One of the ongoing threads I've liked is the development of Artie and Rusty. Artie's mutated giant head and huge eyes make him an instantly sympathetic character, and you can't help but feel for him when he's running out to help Rusty wearing clothes that are much too big for him. Rusty is a classic angsty teen, but he works in the book, his presence always making the older X-Men aware of their own insensitivity and self absorption. Jean and Scott seem to alternate when it comes to taking out their issues on Rusty. It was good to see Rusty get a companion his own age when Skids shows up.

I'd only seen these ancillary X-Factor characters in their crossover appearances, and didn't think much of them. They didn't catch on big with the mainstream, but Rusty has some good stuff here and I'll be curious to see this younger branch of the Factor develop.

Issue eight is the best so far. This is the first real crossover with the events of X-Men, specifically the Central Park fight from issue 208. So, we get Freedom Force appearing here, in a twisty battle, with the good bad mutants of Freedom Force doing battle with the bad good mutants of X-Factor, but who's actually doing better work for mutantkind?

Concurrently, we get the Jean/Scott angst coming to a head. She won't forgive him for lying to her and that makes things awkward for the whole team. Having personal problems converge with the major evil threats is what makes X-Men great, and this looks like a good example. Everything is in chaos as we had into the big crossover.

The writing still isn't as good as Claremont, but this was such a fantastic time in X-Men history, it's good to relive it through a different lens by reading this book. Popular opinion holds that the Dark Phoenix saga was the height of the Claremont run, but that's just not true. For me, there were two highlights, one was the Paul Smith era, which featured acutely powerful depictions of personal emotional trauma. The other was the run from roughly 205 to Fall of the Mutants, the era that has come to define the X-Men. This is when mutant/human conflict became the thematic center of the book, and the X-Men truly became outlaws, fighting for a world that hates and fears them.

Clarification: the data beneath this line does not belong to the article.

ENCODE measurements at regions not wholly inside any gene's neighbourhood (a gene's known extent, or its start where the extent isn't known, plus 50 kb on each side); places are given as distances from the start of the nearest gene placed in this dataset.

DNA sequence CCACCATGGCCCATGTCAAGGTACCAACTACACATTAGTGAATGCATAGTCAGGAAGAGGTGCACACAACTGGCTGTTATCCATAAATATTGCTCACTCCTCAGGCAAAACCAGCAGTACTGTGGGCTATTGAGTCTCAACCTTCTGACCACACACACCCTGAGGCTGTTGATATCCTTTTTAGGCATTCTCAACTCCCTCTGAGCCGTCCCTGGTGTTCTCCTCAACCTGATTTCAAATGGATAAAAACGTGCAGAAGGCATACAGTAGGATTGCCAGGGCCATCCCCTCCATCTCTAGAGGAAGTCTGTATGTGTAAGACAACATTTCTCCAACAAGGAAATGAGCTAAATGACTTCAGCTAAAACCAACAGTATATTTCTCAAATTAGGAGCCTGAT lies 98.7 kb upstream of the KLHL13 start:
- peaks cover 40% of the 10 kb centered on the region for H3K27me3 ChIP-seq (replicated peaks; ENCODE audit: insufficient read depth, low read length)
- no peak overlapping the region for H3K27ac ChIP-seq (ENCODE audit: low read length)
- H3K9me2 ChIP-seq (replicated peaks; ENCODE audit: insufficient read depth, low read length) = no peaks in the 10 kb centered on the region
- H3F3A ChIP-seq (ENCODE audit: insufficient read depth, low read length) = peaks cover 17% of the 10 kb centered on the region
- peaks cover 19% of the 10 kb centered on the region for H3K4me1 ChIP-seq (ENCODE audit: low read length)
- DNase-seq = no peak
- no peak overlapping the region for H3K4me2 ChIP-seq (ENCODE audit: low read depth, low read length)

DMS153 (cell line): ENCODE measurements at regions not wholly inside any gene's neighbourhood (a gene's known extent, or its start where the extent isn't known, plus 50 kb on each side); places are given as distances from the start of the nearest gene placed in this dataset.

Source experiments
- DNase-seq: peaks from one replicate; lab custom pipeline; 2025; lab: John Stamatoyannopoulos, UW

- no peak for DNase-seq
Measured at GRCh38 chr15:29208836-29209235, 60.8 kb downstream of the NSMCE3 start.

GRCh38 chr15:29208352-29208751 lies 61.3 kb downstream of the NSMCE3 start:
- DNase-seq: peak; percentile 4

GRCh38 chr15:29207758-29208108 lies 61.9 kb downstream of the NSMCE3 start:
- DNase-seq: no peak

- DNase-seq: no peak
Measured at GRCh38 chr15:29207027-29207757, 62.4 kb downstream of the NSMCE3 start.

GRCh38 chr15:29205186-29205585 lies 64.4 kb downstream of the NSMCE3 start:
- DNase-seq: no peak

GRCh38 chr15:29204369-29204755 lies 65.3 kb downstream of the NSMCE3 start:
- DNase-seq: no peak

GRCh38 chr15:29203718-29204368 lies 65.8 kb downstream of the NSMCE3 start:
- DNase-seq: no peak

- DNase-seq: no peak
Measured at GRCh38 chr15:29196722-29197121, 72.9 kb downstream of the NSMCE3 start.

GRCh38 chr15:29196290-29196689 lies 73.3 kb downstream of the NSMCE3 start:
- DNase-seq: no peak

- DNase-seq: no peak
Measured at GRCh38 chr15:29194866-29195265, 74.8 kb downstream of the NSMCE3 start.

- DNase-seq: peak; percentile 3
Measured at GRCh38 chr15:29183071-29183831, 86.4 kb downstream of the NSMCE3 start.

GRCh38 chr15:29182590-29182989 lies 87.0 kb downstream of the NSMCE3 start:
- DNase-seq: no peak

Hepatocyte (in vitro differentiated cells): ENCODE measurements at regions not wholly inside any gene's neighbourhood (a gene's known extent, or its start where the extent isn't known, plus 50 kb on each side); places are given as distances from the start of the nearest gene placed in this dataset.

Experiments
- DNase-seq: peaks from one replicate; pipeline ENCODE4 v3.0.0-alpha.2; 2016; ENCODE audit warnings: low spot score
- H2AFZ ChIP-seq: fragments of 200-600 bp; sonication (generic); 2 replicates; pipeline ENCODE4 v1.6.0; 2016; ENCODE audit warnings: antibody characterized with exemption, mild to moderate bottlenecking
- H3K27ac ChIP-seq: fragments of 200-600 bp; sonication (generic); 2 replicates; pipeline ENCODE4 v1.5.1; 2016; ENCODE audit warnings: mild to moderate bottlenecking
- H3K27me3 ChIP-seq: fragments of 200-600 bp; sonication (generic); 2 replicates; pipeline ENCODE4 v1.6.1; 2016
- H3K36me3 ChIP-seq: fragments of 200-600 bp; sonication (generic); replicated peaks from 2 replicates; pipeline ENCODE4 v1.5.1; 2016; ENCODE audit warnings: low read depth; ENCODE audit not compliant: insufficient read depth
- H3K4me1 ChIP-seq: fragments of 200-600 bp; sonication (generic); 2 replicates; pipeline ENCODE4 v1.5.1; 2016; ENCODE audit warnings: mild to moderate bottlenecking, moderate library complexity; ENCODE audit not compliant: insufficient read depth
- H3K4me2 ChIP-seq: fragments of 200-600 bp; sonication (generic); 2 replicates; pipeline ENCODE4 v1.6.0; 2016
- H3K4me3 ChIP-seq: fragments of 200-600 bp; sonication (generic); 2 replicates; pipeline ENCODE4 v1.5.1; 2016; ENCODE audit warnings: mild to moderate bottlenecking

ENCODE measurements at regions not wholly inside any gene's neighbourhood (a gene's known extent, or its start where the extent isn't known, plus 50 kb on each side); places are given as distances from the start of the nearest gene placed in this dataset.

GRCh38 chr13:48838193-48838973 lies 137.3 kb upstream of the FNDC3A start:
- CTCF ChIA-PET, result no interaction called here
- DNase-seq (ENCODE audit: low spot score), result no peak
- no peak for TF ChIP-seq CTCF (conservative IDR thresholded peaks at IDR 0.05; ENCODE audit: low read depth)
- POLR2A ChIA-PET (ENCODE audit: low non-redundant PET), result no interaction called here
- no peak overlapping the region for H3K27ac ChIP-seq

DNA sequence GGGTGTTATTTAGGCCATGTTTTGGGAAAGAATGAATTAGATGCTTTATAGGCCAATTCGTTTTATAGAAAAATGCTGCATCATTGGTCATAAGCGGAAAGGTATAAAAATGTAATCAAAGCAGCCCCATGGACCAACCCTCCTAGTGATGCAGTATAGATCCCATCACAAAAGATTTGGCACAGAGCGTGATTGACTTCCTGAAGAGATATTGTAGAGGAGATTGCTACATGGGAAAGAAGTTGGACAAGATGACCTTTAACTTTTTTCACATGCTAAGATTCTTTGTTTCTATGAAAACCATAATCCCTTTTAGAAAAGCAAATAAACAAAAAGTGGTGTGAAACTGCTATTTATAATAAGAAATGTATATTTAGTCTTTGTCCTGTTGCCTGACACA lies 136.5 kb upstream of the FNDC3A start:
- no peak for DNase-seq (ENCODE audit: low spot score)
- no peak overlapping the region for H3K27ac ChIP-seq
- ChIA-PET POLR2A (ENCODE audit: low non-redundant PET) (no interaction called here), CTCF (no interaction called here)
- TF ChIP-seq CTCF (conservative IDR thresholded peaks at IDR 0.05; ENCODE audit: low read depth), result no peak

I'm not sure what happens to X-Facotr at the same time, but I suppose I'll find out shortly. It's so good to be back in this universe, I love the characters, particularly at this point in their history. The X-Men universe is a vast mythology and I navigated much of it when I read the parent title, but X-Factor holds it own threads of the overall narrative and it's interesting to discover them firsthand.

I'm planning on picking up the second Essential X-Factor to read after I finish this, and I saw that Marvel put out TPBs of Claremont's New Mutants and Excalibur runs. After I finish that, I'm going to grab those and continue my journey through X-Men history. I suppose it's a journey that won't be done until I've read everything in the universe from Claremont's start to Claremont's end.

Wednesday, January 17, 2007


Inspired by the Golden Globes' tribute to Warren Beatty, I rewatched Shampoo yesterday. I saw the film for the first time in the summer and really enjoyed it. I really enjoy the styles and issues of the 60s and 70s. It was a really tumultuous time politically, and this film is a fine piece of social satire. But, it's also just very funny.

The core of the film is the relationship between George and Jackie. Beatty and Christie were fantastic in McCabe and Mrs. Miller, their charisma there is what makes the film different from Altman's other work. Normally, Altman makes stars recede into the background, in McCabe, their magnetism rises to the fore and carries the film. I love the two of them there, and even though their roles are different here, there's the same energy and tension between the two of them.

It's odd to think of Beatty writing the script for this, casting himself as the ultimate ladies' man, who can have anyone he wants. Now, it was probably a reflection of his own personal experience, how does he seperate the character from himself? He was in a relationship with Julie Christie during the time he was writing the film, is this something of an apology to her, pointing out his flaws and showing that he really loves her, even if she's moved on? The background is interesting, but not essential to understanding the film.